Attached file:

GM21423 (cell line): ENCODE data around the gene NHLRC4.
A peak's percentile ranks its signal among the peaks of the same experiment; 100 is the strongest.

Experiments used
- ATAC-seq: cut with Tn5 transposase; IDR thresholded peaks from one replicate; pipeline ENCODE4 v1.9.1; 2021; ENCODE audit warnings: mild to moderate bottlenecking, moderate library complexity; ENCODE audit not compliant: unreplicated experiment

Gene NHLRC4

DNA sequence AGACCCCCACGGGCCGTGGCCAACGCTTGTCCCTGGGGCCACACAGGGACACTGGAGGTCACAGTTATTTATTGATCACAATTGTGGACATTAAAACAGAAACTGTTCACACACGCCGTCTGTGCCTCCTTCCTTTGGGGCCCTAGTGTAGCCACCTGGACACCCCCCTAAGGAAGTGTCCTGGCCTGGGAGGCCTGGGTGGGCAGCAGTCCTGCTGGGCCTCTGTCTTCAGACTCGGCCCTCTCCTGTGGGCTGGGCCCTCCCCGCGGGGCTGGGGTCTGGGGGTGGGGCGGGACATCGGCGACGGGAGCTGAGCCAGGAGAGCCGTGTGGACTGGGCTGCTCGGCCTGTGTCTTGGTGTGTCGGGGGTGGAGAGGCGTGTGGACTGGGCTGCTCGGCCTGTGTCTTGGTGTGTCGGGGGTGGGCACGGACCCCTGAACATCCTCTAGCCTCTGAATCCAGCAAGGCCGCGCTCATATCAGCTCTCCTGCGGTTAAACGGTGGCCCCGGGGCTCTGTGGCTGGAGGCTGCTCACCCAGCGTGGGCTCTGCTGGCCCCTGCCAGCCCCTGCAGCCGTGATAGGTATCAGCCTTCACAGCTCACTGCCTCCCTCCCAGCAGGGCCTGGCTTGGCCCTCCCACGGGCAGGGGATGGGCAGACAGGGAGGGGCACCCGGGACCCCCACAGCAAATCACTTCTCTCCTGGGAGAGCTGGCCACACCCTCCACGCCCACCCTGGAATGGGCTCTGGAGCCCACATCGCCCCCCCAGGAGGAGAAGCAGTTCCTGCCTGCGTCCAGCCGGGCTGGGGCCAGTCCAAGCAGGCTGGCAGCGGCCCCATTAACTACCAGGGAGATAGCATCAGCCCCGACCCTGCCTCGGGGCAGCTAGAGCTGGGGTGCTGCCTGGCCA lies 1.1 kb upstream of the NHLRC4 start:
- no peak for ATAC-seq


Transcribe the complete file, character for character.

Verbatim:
GM21423 (cell line): ENCODE data around the gene NHLRC4.
A peak's percentile ranks its signal among the peaks of the same experiment; 100 is the strongest.

Experiments used
- ATAC-seq: cut with Tn5 transposase; IDR thresholded peaks from one replicate; pipeline ENCODE4 v1.9.1; 2021; ENCODE audit warnings: mild to moderate bottlenecking, moderate library complexity; ENCODE audit not compliant: unreplicated experiment

Gene NHLRC4

DNA sequence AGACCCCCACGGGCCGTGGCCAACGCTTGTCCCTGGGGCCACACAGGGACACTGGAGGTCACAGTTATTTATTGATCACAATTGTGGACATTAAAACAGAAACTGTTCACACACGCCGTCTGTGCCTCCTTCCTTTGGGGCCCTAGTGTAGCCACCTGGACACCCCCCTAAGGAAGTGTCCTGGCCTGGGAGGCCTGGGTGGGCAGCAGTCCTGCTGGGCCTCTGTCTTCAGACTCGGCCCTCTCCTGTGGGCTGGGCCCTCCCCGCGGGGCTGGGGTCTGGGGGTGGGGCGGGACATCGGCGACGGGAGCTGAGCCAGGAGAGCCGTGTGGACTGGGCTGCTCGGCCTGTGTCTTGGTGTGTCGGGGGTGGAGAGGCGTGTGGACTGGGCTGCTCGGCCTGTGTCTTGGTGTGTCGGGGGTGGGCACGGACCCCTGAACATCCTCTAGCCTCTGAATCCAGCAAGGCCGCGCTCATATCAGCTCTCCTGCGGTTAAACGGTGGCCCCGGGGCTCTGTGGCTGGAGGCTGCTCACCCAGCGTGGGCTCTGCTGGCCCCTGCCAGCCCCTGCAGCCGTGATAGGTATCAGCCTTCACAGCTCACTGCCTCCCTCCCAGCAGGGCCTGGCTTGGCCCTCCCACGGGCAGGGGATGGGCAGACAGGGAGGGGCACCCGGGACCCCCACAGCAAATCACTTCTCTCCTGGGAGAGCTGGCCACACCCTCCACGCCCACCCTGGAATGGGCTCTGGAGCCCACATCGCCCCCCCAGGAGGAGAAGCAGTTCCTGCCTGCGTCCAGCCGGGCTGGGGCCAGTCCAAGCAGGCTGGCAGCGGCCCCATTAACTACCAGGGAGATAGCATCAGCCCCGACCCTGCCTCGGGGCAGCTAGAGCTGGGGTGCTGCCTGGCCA lies 1.1 kb upstream of the NHLRC4 start:
- no peak for ATAC-seq